On this International Women’s Day, Amref Health Africa joins the rest of the world in celebrating the strengths and achievements of women at family, community, national and regional levels in Africa. We believe that sustainable development will only come to Africa if women are at the centre of it. It is for this reason that Amref Health Africa has prioritized the health of women and children as an entry point to lasting health change in Africa.
We mark 2015 International Women’s Day with the words and experiences of women who are at the forefront of creating lasting health change in Africa.
“I hope for a community where women and girls are free to speak out on issues without being judged unfairly. I want them to be empowered. I cannot help but smile when I think of how things have turned around for the people in my community, I am proud of that. They are no longer victims of circumstances and neither am I.”
Nice Nailantei bring girls together in her Maasai community in Kenya to talk about their bodies and their rights, empowering them to discuss sexual and reproductive health and challenging the practice of female genital cutting (also known as female genital mutilation). Through Amref Health Africa, more than 7,000 girls in Kenya and Tanzania have experienced an Alternative Rite of Passage instead of female genital cutting. Nice, and other young women like her, are key to changing how communities mark the transition of girls into womanhood to avoid harm.
“I will continue to demand that girls can grow into women without being circumcised. Every young girl in Kenya can become the woman of her dreams. I am, for sure.”
Credit: Richard Pohle/The Times
"I just wanted to die. No one wanted to see me. If I went anywhere I had to carry a heavy bag of rags on my head and change them every hour to soak up the leaking. I suffered regularly from infections and sores. Just walking was painful."
Caroline Ngina was just 12 when she first gave birth in Kenya. She was in labour for three days.
Her body – too young for the task demanded of it – was simply not developed or strong enough to deliver her child. The labour was obstructed and with no access to professional medical support Caroline’s baby did not survive. Caroline herself was left with one of the most debilitating and traumatic complications of childbirth: fistula. A condition almost unheard of in the West, almost two million women across Africa suffer from the double incontinence that not only has debilitating physical affects but that also carries with it the burden of stigma and social isolation.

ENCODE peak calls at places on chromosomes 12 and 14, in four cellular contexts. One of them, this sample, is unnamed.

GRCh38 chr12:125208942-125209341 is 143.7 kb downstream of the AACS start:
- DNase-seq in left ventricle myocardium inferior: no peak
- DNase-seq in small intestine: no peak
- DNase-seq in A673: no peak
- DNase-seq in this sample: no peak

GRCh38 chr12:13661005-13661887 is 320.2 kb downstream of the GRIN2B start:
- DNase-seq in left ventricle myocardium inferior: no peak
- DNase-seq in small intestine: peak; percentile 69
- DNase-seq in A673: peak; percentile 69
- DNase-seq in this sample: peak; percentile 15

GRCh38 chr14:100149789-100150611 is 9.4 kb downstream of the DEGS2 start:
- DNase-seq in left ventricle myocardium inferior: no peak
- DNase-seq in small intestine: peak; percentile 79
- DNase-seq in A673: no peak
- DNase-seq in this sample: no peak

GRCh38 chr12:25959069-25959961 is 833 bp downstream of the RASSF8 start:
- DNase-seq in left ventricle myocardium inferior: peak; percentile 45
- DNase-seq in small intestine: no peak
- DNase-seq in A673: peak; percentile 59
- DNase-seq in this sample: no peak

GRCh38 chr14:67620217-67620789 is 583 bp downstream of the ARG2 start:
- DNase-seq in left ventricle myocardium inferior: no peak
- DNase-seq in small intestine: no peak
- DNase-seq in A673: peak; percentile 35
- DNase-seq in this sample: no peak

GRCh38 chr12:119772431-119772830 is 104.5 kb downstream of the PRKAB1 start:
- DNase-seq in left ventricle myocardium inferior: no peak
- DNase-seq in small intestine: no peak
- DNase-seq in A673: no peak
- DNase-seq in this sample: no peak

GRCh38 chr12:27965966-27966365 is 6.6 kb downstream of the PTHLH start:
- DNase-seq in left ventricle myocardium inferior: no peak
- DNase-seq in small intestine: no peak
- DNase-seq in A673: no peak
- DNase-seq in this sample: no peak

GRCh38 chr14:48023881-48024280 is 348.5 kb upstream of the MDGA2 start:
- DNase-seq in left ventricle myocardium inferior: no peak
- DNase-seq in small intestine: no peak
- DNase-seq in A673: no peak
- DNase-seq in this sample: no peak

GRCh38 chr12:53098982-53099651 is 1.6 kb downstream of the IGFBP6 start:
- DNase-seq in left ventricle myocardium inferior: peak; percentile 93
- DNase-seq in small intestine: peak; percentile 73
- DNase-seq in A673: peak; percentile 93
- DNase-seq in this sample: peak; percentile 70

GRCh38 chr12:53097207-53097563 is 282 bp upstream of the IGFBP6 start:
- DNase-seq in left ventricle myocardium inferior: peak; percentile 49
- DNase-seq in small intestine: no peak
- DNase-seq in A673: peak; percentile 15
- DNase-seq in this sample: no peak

Carrying her secret with her, Caroline became a housemaid and fled to Nairobi. It was here that she first learned about the work of Amref Health Africa, and our dedicated team of surgeons that travel around Kenya bringing surgical outreach - and with it hope - to thousands of women like Caroline.
Caroline is now 24, married, and a mother to two healthy baby boys. She hopes that in the future she will be able to give them a sister.
"I felt like I was born a second time… If it hadn’t been for Amref Health Africa I would be dead. I could not bear the stigma any more. I had reached the point where I could not go on.”
Mary Leonard Raphael
“For the past 18 years, I have yearned for a diploma. But, with limited resources, I couldn’t go back to school. Beyond my personal challenges, an academic break would create a great gap in an already overstretched work force at my health unit. When eLearning was introduced, I was very excited. Hopefully, the more skills I can get, the more women I can reach – and the more lives I can help save.”
Mary Leonard Raphael always wanted to be a midwife to help women in Tanzania have a safe pregnancy and childbirth. Mary’s training grants her the status of an enrolled midwife, which limits the number of unsupervised procedures she can do. Yet, in Tanzania where the lifetime risk of death from pregnancy or childbirth is 1 in 23 and only 50% of births are assisted by a skilled health worker, the need is great for highly trained midwives.